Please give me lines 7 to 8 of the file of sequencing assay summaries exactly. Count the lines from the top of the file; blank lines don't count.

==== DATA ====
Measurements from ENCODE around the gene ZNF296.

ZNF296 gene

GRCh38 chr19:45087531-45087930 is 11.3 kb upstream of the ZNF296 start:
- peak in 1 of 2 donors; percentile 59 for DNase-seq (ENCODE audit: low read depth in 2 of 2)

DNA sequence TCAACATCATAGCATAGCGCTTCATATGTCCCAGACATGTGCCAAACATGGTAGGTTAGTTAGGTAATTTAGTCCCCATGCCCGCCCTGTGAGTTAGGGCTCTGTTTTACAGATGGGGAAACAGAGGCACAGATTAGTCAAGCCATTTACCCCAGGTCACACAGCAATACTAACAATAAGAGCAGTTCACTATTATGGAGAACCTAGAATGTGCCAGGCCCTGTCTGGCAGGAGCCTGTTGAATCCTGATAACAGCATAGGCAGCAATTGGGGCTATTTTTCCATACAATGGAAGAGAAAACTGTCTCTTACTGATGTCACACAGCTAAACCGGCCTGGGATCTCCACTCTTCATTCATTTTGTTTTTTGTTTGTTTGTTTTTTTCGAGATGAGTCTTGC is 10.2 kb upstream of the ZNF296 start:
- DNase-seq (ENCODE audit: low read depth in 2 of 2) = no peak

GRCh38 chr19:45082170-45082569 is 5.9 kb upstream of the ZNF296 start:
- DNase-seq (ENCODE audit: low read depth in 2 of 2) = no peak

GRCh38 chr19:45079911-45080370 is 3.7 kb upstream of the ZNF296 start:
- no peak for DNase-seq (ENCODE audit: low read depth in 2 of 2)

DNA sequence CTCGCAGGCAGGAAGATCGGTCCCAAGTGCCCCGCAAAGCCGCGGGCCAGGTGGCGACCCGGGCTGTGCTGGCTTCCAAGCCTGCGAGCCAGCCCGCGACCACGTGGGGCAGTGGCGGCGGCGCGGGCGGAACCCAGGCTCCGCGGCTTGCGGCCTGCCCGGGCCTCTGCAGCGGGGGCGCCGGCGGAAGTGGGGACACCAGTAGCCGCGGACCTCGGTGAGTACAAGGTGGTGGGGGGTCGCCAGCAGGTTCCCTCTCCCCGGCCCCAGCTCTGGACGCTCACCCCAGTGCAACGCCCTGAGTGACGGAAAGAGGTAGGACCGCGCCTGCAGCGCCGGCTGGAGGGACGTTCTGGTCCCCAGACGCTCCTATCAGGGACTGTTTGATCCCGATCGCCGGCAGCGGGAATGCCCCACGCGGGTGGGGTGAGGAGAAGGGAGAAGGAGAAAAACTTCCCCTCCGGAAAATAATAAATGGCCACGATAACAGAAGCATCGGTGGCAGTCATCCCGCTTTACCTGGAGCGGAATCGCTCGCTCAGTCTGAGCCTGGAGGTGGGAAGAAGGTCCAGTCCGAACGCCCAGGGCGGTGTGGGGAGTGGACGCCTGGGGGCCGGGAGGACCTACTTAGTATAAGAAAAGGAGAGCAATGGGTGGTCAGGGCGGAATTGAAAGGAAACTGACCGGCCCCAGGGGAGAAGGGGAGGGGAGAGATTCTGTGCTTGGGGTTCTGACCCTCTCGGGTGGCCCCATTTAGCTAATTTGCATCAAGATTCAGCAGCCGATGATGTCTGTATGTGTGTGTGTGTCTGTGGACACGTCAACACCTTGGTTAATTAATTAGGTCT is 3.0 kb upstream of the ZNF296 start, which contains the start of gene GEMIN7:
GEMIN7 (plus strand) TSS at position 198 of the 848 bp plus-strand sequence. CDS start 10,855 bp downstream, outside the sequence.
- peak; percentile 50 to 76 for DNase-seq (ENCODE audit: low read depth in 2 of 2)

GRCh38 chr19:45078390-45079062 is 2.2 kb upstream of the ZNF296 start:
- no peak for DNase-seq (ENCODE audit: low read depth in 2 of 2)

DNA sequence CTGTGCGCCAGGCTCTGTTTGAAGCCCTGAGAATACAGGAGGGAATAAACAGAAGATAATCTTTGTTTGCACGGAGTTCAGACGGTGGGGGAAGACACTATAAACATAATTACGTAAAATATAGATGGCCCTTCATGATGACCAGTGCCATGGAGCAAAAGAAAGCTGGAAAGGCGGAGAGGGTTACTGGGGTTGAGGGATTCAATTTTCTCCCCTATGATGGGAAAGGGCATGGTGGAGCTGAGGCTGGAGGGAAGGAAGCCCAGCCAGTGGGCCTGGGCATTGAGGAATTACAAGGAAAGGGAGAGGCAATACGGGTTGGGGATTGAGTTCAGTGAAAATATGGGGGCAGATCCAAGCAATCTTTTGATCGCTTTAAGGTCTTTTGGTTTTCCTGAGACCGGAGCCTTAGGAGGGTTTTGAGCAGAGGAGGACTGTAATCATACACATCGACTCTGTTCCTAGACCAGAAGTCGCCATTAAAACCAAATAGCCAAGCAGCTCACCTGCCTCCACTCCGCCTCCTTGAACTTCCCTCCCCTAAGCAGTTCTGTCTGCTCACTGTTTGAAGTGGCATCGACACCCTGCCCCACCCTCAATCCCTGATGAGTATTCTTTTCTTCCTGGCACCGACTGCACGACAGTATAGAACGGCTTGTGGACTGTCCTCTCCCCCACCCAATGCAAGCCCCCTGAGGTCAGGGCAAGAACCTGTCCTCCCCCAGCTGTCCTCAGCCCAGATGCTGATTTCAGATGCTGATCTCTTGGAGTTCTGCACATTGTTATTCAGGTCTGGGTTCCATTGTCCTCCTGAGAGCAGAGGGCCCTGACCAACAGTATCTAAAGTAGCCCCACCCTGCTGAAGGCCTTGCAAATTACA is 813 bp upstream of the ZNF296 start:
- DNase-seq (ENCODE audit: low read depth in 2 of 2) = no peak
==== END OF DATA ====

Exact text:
GRCh38 chr19:45082170-45082569 is 5.9 kb upstream of the ZNF296 start:
- DNase-seq (ENCODE audit: low read depth in 2 of 2) = no peak